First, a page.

Chinese scholars think “positive”

China has already shown a positive attitude toward the Paris Club at the 2016 G20 Hangzhou Summit. At the then-Leader’s Declaration, led by the Presidency of China, “we will play a more constructive role, including continued regular attendance at the Paris Club Meeting and further discussions on possible participation. We welcome China’s intention to do so.” In the year 2016, Korea and Brazil became permanent members of the Paris Club, and China incorporated RMB into the IMF’s Special Drawing Rights (SDR).
Professor Meibo Huang, Director of the Institute for International Development and Cooperation of Shanghai University of International Business and Economics, who participated in the Northeast Asian Development Forum, said, “There is a lively debate within the government about the membership of the Paris Club as a permanent member. I think there is an advantage and a possibility of membership in expanding development cooperation.” On the other hand, some observers state that “China has more than 20 government agencies with development cooperation budget and it will take time to disclose a large amount of information”, said Xiaomin Zhang, Associate Professor of Beijing Foreign Studies University. However, few voices have strongly refused their possible membership.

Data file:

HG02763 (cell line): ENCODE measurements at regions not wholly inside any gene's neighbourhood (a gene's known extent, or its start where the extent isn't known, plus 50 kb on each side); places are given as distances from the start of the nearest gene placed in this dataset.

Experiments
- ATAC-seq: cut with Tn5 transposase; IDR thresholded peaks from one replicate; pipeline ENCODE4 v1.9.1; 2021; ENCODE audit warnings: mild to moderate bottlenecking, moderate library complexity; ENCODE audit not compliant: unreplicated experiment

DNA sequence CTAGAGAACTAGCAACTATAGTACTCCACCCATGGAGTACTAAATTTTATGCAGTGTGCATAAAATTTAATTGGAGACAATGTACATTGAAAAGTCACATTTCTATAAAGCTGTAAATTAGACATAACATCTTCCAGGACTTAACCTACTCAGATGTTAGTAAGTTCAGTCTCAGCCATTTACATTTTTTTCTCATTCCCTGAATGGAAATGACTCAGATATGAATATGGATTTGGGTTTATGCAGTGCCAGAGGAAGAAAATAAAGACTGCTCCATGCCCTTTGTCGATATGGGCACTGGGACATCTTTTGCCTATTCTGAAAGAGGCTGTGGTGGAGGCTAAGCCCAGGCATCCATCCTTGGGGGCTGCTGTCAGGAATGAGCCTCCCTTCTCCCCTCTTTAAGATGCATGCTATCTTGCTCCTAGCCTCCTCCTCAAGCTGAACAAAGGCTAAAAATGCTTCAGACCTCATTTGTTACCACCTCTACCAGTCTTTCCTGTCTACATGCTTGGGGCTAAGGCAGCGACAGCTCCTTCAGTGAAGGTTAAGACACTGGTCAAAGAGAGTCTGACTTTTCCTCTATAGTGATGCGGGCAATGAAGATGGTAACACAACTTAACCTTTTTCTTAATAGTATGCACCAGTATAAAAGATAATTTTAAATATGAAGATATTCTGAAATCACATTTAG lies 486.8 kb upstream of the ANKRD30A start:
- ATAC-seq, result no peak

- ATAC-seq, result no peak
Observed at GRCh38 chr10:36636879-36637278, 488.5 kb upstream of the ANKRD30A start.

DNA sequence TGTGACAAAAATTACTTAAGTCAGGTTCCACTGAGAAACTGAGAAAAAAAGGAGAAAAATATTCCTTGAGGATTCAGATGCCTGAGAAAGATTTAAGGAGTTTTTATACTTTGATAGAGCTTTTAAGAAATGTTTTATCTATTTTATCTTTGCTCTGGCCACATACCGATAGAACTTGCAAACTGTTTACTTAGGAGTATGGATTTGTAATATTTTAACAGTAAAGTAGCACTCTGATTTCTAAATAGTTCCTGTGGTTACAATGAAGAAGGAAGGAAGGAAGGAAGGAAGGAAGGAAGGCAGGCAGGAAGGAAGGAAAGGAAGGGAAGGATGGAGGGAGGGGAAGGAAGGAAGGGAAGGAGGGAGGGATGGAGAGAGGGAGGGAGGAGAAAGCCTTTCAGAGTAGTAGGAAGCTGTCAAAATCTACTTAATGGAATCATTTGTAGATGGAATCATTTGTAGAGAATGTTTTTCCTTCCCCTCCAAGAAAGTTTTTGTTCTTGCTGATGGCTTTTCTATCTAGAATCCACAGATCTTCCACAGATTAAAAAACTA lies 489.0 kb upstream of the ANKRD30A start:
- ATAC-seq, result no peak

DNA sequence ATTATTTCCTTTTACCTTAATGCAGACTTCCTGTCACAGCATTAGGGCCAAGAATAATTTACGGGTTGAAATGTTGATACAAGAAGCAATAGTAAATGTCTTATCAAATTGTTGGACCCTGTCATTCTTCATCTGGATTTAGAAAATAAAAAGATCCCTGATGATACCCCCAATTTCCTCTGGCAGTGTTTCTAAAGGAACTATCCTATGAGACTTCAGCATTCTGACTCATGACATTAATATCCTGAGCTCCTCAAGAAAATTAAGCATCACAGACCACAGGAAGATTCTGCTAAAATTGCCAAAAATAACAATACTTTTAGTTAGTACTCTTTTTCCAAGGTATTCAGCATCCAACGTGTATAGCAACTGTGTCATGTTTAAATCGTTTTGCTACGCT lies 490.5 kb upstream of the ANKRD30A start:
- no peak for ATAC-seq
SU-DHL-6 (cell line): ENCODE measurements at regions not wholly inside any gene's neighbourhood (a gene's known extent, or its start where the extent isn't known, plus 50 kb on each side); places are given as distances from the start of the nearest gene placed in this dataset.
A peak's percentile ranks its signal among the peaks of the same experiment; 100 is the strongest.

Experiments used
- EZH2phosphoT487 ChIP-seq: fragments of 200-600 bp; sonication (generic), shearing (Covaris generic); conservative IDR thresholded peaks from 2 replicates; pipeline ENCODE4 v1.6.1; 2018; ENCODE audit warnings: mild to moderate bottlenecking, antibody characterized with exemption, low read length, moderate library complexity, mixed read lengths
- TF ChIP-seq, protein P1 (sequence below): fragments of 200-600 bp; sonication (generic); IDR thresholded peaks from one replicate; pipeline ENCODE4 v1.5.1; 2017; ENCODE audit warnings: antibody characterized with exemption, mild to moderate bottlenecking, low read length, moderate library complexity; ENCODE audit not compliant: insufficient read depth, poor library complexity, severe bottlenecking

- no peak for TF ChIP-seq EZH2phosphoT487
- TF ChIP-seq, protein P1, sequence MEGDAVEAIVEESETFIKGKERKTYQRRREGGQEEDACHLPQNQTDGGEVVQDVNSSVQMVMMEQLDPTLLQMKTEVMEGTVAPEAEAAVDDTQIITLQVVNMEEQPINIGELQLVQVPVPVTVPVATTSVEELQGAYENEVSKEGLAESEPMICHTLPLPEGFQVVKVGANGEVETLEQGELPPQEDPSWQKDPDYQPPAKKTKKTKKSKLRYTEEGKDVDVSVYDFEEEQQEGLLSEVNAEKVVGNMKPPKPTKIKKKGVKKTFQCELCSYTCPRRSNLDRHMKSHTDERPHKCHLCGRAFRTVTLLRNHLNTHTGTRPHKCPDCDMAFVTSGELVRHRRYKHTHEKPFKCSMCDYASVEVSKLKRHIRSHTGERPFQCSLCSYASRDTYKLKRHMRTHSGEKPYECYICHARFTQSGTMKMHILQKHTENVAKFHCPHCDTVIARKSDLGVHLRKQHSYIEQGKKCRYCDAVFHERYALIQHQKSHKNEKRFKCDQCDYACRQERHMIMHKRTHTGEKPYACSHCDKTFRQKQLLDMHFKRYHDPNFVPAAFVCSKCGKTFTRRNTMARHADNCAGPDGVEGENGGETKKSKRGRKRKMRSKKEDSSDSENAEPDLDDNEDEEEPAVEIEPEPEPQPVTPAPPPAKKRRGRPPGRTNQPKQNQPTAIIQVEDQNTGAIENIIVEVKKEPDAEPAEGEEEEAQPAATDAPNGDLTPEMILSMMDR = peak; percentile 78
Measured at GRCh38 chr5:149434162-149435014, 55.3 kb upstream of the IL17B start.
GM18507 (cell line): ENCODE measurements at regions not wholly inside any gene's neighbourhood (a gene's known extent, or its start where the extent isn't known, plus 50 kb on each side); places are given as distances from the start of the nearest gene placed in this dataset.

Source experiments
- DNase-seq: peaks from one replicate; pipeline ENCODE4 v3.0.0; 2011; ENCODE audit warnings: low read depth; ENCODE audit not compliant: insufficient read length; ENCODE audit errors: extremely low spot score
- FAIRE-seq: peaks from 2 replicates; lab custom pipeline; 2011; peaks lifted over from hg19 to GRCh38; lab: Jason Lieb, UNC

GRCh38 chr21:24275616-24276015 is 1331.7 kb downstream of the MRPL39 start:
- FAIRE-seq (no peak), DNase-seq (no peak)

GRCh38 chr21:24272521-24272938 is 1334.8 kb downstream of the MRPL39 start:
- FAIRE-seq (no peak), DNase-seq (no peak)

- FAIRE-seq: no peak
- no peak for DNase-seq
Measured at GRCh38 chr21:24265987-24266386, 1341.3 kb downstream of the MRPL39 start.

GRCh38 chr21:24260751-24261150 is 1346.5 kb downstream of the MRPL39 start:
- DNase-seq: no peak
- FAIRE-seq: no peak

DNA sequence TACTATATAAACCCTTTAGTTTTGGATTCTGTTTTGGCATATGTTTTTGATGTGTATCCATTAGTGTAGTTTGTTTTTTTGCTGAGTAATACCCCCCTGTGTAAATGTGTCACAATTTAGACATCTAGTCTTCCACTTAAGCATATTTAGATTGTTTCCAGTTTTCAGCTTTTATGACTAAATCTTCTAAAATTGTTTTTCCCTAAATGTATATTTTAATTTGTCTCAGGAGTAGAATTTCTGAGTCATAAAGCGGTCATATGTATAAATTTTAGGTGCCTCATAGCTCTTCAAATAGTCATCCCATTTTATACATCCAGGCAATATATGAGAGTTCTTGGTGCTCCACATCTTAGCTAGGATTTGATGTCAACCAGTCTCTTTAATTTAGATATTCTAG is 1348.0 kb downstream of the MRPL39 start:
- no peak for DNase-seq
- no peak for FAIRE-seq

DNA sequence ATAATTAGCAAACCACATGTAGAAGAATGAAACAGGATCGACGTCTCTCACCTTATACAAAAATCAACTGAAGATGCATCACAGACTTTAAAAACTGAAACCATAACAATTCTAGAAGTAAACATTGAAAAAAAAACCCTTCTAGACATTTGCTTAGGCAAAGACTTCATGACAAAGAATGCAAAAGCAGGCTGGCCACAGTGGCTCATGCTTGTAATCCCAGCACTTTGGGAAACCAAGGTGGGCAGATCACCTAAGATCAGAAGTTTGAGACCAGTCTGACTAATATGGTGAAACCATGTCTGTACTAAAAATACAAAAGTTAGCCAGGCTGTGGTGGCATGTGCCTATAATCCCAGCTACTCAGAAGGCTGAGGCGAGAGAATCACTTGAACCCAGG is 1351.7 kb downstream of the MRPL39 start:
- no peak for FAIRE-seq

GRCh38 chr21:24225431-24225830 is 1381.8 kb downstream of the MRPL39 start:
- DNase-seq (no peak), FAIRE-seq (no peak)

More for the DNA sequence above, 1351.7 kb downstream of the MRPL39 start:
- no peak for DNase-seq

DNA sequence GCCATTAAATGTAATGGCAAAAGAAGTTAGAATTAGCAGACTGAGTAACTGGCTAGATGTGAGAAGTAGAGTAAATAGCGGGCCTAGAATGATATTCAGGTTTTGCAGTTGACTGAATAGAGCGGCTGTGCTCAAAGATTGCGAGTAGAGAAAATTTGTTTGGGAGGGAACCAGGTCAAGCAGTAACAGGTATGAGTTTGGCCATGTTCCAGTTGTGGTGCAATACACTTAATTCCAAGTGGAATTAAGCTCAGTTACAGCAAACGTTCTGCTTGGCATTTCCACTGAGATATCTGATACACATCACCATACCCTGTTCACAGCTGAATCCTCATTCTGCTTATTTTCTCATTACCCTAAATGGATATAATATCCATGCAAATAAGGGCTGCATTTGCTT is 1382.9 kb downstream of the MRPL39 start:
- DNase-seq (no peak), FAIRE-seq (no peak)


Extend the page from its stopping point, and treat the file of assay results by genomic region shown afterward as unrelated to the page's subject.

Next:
In the past, China has mainly pursued bilateral negotiations with debtor countries if there is a need for debt reduction and risk reduction. But if China joins the Paris Club, developing countries will also have an advantage in debt processing.
The DAC of OECD is conducting dialogue with China over development cooperation. It is necessary to focus on China’s response to the Paris Club in the future.

editor:Yukifumi Takeuchi





 パリクラブは債務国の救済のため、公的債務の繰り延べ(リスケ)や削減について協議する非公式な組織だ。もともと1956年に、アルゼンチンの債務問題協議に債権国がフランス財務省に集まって発足したため、この名がついた。緩やかな非公式の枠組みである。 恒久メンバーとしては、日米欧など経済協力開発機構(OECD)加盟の21カ国とロシアが入っている。さらに恒久メンバーと債務国の了解を得て随時、出席する準メンバー(アドホック参加国)がある。中国、トルコ、サウジアラビア、南アフリカなどだ。さらに国際通貨基金(IMF)、世界銀行、アジア開発銀行(ADB)、OECD事務局などがオブザーバー参加している。


 インドの参加の背景には、他の開発途上国に対する“南南協力”の拡大がある。 インドの経済援助の歴史を見ると、1964年に発足した「インド技術経済協力プログラム(ITEC)」を中心に、南アジアの隣国などで主に人づくり支援をしてきた。だが、近年伸びているのは、政府系金融機関である輸出入銀行の融資などだ。ドイツ国際安全保障研究所(SWP)の調査報告によると、インドは2014年度、世界63カ国に194件、総額117億ドルの資金協力を実施した。このうち66億ドルがアフリカ向けだった。2006年度から10年間の資金協力累計でも58%がアフリカ向けだ。